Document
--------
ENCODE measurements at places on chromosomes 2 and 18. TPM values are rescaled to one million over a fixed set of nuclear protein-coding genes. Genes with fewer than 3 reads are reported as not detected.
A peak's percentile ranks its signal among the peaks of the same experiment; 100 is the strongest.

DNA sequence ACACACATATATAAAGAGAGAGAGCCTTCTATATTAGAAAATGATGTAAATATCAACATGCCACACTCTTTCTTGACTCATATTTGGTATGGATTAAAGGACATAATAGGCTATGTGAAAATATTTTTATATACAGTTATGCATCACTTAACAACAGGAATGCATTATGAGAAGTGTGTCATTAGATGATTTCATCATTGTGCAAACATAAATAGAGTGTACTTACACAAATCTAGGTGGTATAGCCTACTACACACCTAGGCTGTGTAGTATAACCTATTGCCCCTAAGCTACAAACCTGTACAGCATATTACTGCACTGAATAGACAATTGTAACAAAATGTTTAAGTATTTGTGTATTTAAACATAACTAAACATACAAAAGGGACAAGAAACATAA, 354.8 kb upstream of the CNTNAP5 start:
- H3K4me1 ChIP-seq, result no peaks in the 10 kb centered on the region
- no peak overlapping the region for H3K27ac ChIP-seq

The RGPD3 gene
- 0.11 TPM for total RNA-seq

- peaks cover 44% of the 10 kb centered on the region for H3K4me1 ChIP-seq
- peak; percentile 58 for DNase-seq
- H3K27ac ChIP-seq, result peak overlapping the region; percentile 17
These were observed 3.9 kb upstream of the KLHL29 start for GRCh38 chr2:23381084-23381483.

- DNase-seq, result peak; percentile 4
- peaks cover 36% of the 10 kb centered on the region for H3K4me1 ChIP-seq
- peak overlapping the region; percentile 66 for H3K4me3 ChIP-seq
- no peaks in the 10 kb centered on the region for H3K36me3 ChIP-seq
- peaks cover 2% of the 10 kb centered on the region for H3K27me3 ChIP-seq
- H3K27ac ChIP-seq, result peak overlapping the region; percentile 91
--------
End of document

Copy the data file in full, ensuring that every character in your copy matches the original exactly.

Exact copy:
ENCODE measurements at places on chromosomes 2 and 18. TPM values are rescaled to one million over a fixed set of nuclear protein-coding genes. Genes with fewer than 3 reads are reported as not detected.
A peak's percentile ranks its signal among the peaks of the same experiment; 100 is the strongest.

DNA sequence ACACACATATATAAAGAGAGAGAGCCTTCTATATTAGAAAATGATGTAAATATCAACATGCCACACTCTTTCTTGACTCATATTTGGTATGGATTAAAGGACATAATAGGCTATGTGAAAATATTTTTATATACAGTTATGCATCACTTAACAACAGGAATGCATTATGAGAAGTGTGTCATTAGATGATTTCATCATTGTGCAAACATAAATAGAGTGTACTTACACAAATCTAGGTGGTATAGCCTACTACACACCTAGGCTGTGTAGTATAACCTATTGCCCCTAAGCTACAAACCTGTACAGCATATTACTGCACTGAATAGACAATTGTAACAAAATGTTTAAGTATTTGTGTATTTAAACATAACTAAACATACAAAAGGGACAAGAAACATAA, 354.8 kb upstream of the CNTNAP5 start:
- H3K4me1 ChIP-seq, result no peaks in the 10 kb centered on the region
- no peak overlapping the region for H3K27ac ChIP-seq

The RGPD3 gene
- 0.11 TPM for total RNA-seq

- peaks cover 44% of the 10 kb centered on the region for H3K4me1 ChIP-seq
- peak; percentile 58 for DNase-seq
- H3K27ac ChIP-seq, result peak overlapping the region; percentile 17
These were observed 3.9 kb upstream of the KLHL29 start for GRCh38 chr2:23381084-23381483.

- DNase-seq, result peak; percentile 4
- peaks cover 36% of the 10 kb centered on the region for H3K4me1 ChIP-seq
- peak overlapping the region; percentile 66 for H3K4me3 ChIP-seq
- no peaks in the 10 kb centered on the region for H3K36me3 ChIP-seq
- peaks cover 2% of the 10 kb centered on the region for H3K27me3 ChIP-seq
- H3K27ac ChIP-seq, result peak overlapping the region; percentile 91